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Learn Chinese in China

My FluentU review.


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Hello! If you've been following my thread,
You probably already know that my weapons of choice include:the book Colloquial Chinese and CDs (the 80's edition), QQ, WeChat, Pleco dictionary, the tv show Happy Chinese**, and my recently acquired Assimil Chinese with Ease Vol 2.


** which can be accessed through CCTV's website and youtube, 



I also have Langenscheidt Pocket Mandarin Chinese Dictionary and Teach yourself Chinese along with its CDs, but I've only reviewed the first 3 lessons. I stopped using it because the first lessons seem to be tailored to "a married man with a family". I've listened to the first Pimsleur Chinese lessons at my local library. it seems that they assumes the complete opposite; that you are "a single man/woman looking for some love"



Right now, let me talk about FluentU.


Note this is based on my Quora reply that can be found here:


If you are interested in learning online for free or at a cheap price. I recommend Language Immersion Online | Learn a Language with Videos | FluentU 
FluentU, originally started as a Chinese Mandarin learning website, but they are now covering Spanish and French. You can explore multiple levels at different fluency levels or follow specific courses that deal with a topic you are interested in: family, traveling, night life, etc.

The videos contains everyday typical situations with English, Simplified/Traditional, and Pinyin subtitles but you can turn either one off and test your listening skills at any moment. Unlike Rosetta Stone and Livemocha, you won't find pointless phrases like "this is an apple" or see isolated pictures with single words and no cultural references, you will see real people from Mainland China and Taiwan simply expressing themselves in realistic scenarios. Trust me you'll do way better listening and learning from genuine Chinese and Taiwanese. Have you ever tried the website, busuu | Learn Spanish, French, English and other languages for free? Did you notice how generic and robotic their voices sound? 

After watching a video about a topic, FluentU will test your vocabulary by giving you more video examples on how to use the words and expressions. They will show you different video fragments from: soap operas, sketches, movies, music videos, etc. What's important is that the cultural context is present through these videos and that language and culture go hand-in-hand. Exposure to the culture will allow you to immerse yourself and learn quicker.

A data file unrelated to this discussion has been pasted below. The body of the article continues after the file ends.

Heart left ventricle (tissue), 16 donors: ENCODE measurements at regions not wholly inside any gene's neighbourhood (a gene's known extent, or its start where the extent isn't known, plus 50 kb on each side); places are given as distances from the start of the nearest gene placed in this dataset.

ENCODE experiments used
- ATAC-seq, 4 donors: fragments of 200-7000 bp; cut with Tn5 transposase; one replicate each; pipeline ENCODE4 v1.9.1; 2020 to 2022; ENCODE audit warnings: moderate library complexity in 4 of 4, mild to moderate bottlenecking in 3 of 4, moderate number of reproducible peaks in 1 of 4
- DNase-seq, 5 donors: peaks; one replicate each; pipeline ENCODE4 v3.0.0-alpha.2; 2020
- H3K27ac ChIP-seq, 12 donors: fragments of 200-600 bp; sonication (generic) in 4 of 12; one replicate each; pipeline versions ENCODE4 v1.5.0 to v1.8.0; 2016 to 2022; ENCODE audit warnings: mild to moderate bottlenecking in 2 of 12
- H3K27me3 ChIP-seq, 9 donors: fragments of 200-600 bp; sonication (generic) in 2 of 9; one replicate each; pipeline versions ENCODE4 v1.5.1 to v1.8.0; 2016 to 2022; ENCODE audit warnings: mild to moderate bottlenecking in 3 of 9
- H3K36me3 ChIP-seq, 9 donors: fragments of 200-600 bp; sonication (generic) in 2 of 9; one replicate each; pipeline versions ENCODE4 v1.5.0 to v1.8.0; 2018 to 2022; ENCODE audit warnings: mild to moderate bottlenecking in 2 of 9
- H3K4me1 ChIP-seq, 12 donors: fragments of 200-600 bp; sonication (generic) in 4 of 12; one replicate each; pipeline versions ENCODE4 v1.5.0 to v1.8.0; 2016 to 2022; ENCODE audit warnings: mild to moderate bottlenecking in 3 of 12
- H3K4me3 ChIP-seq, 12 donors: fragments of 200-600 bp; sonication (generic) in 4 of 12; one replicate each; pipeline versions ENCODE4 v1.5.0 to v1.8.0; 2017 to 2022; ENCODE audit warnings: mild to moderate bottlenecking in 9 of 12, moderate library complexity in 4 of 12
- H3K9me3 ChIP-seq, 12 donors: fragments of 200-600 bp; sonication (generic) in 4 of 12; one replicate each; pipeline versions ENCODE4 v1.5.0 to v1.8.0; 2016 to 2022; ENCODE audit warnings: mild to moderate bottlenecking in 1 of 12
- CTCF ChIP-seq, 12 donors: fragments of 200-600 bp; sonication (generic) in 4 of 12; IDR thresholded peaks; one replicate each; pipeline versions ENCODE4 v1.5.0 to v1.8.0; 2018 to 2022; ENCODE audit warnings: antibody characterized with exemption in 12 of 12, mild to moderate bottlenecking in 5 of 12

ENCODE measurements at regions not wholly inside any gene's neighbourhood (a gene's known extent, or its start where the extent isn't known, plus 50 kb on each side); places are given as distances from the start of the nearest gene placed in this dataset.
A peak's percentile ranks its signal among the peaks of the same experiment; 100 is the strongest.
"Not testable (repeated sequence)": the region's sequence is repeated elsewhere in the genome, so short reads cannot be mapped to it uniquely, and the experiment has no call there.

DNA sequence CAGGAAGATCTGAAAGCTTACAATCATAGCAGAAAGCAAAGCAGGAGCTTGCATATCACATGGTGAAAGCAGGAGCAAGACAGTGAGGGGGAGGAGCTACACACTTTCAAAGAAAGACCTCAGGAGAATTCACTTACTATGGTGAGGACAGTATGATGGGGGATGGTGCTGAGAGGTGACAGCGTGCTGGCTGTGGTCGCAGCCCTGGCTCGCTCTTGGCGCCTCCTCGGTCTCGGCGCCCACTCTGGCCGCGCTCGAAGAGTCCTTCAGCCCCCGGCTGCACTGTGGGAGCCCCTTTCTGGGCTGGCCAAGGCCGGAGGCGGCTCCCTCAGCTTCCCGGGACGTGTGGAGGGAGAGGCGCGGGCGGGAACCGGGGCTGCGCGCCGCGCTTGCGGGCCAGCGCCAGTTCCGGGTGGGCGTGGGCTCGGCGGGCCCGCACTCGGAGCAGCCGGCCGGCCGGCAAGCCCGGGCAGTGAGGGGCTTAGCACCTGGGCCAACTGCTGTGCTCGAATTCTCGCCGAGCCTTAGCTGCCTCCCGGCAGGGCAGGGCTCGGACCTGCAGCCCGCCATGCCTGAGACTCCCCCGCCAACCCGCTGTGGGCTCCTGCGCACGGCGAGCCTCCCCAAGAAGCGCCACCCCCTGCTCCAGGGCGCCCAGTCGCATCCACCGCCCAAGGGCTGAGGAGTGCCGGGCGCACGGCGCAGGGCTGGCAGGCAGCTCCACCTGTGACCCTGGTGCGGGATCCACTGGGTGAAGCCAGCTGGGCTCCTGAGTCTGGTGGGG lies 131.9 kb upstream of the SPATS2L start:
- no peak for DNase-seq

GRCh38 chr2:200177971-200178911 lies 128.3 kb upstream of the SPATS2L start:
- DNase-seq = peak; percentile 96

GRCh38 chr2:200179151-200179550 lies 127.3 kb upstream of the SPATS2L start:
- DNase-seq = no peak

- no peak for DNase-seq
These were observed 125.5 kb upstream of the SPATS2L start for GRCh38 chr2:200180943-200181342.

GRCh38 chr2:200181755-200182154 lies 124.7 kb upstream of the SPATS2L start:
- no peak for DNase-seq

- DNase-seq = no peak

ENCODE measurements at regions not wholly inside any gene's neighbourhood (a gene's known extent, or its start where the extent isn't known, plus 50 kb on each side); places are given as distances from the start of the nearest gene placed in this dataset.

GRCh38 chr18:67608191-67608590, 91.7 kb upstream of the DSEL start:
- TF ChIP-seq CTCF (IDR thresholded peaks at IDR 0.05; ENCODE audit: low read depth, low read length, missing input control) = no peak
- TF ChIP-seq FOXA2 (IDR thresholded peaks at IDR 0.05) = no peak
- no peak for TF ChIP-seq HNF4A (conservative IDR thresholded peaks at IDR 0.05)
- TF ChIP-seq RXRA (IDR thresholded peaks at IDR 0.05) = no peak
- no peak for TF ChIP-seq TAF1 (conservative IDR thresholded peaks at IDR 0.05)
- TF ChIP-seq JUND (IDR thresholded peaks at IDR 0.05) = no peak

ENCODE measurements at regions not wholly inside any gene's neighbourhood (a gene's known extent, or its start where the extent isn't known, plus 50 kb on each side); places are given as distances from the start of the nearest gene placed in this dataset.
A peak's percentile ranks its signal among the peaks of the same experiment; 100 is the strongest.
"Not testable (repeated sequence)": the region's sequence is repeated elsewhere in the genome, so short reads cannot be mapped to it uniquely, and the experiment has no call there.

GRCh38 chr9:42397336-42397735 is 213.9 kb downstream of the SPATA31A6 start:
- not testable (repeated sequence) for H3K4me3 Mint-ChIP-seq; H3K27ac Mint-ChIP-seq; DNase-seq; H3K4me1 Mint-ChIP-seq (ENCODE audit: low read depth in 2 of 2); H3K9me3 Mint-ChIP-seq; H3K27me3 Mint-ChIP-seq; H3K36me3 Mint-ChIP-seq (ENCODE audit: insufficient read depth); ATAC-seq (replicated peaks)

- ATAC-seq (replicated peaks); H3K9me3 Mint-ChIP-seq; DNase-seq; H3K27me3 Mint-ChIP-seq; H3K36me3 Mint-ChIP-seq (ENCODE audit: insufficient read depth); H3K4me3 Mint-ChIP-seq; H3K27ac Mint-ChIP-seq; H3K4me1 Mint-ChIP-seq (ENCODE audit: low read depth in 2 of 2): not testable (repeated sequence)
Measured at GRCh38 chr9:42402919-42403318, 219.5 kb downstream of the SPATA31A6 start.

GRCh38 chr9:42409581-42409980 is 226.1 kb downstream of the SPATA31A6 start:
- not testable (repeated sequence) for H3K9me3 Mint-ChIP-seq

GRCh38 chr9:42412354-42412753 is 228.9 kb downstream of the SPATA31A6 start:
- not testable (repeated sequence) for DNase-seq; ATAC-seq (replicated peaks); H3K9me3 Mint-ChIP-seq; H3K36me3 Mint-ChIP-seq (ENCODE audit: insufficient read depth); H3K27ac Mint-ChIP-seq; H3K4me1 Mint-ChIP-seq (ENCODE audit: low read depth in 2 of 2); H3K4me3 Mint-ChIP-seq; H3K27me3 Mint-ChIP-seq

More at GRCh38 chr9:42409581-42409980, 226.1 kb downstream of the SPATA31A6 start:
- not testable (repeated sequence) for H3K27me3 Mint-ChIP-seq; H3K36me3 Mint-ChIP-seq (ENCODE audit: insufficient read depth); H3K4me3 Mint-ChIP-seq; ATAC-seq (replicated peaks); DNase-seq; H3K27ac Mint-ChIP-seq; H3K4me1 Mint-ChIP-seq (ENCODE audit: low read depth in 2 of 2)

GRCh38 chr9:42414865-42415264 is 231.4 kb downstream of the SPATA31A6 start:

Once you understand how a certain word or phrase works, you can click on "already know", and you will never be bothered again. I think this is an important aspect to mention because other websites like Duolingo (which does not offer Chinese, btw), will NOT let you advance to other lessons unless you spell the words right. I think that is unnecessary because in real life, you CAN misspell or mispronounce words and still be understood! This was a problem I was having with Duolingo while learning Portuguese; however, my friends from Brazil are still able to understand me =-p

Me speaking Portuguese with a friend from Brazil

If you would like to use books to study,highlight content, and write notes next to key-points, don't worry, FluentU also allows you to print the script of their videos along with detailed grammar explanations. This is the first website I've seen with this feature.However if you want to buy a book, I recommend you: Colloquial Chinese, either one the 80's* or the new one; Teach Yourself Chinese, Assimil Chinese with Ease.


*The 80's version does not have Chinese characters, but it is a great resource to learn how to speak and increase the spoken language comprehension.


I DON'T recommend you the Berlitz Basic Mandarin Chinese book and CD combo. A friend of mine purchased it and was disappointed. They used an extra large font and multiple spacing between the lines (less content), and they basically ask you to write down what you listen on every exercise. He also bought Chineasy, which is a very colorful and creative way to learn characters; however, I did notice it did not have stroke order. I don't know how to write Chinese so I don't know how important is stroke order. I will have to convince him to create an account and write a review of the products himself.



By the way, did you know that FluentU contains index cards with vocabulary from popular Chinese books and the HSK? This can save you time and jump straight to the action.

Just to end my review, I always think that somebody that recommends a product must actually show you his or her results (you wouldn't buy diet pills from a fat person, would you?); therefore, I invite you to see my youtube videos. I speak 5 languages: English, Spanish, Portuguese, Esperanto, and I'm still learning Mandarin!


Chinese Mandarin





And well, I'm an American Hispanic, so my Spanish and English are fluent. No need to brag about those; however, if you'd like to hear my Méxican accent, you can search for "el cuarto día.wmv (day four.wmv demo)" on youtube by Pokarface7, it's a scary story I translated from English into Spanish. I also have a Spanish lesson titled, "Common greetings & slang in Spanish" in my other youtube channel, Spanish in 30 lessons. Leave a comment if you have other questions or would like to share language learning tips. I'm quite experienced! =-P